Ndou to fight from outside ring

Lovemore Ndou, left, pummels challenger Bongani 'Cyclone' Mwelase at Emperor's Palace in 2010. / Antonio Muchave
Lovemore Ndou, left, pummels challenger Bongani 'Cyclone' Mwelase at Emperor's Palace in 2010. / Antonio Muchave

Retired former IBF junior welterweight and IBO welterweight boxing champion and now practicing lawyer Lovemore "Black Panther" Ndou and his brother Ruddock have been appointed to the board of the Australia-based World Boxing Foundation (WBF).

Ndou - who has his own law firm in Australia, his adopted home - will serve as an attorney for the WBF, whose president is Mick Croucher.

Based in Polokwane, Ruddock - an outstanding amateur boxer - will be WBF fight commissioner in Africa.

"Yes, it's true that I have been appointed as the attorney for the WBF," confirmed Ndou yesterday. "My younger brother - who retired with seven fights and worked with me as a mentor and assistant trainer - will be heavily involved with the WBF.

"He and I are currently planning to build a boxing gym in the Limpopo area in honour of a great man, William Madzivhandila, a former boxing promoter who helped us throughout our amateur careers."

Ruddock worked in Lovemore's corner during most of his world title fights including the WBC Silver junior middleweight bout which Ndou lost to Saul Canelo Alvarez in Mexico.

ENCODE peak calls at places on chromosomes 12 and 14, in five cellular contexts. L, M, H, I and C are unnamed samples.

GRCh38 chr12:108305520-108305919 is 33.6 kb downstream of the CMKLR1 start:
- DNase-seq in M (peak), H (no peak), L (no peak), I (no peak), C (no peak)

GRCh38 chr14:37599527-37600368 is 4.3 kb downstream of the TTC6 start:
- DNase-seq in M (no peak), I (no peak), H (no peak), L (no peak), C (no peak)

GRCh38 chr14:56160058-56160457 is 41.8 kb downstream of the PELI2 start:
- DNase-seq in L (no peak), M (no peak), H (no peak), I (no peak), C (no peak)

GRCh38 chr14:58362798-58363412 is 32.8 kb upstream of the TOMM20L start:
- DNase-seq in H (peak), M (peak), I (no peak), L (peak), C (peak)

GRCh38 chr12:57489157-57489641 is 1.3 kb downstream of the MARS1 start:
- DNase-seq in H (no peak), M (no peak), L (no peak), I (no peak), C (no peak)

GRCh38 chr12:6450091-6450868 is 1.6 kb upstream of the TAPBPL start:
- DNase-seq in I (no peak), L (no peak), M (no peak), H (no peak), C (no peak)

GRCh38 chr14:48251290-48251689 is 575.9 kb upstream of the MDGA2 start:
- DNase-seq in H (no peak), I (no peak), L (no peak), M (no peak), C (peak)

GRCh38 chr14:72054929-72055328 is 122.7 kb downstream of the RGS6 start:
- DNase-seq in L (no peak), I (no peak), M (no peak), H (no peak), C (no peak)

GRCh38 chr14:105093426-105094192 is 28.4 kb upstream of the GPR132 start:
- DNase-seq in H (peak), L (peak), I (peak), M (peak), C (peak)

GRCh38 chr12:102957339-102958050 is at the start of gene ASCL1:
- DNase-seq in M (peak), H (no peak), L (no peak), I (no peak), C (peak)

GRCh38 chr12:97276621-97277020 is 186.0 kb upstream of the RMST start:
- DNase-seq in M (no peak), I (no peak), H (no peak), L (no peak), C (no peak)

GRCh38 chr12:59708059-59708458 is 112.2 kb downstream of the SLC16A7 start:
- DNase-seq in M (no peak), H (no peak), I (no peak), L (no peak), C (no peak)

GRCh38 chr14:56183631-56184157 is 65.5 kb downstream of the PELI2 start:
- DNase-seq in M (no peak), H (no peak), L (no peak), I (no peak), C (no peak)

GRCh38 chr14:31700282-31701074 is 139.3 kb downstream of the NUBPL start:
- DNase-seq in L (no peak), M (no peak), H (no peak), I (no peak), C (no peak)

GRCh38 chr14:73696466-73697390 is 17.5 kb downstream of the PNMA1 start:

"We will help secure WBF world title fights for South African fighters," said Ndou, who is now also pursuing a PhD in Law.

"I also intend to pursue a political career in my country of birth in the future," said Ndou who was born in Musina.

His last fight in South Africa was in 2010 when he outpointed former top amateur Bongani Mwelase over 12 round to register the second defence of his IBO belt.

Ndou, now 47, retired after capturing the WBF and IBF Pan Pacific belts against Gary St. Clair.

The last time the WBF was involved in local boxing was in 2007 when Oscar Chauke won its junior featherweight belt after defeating Wonga Mhlana in Potchefstroom.

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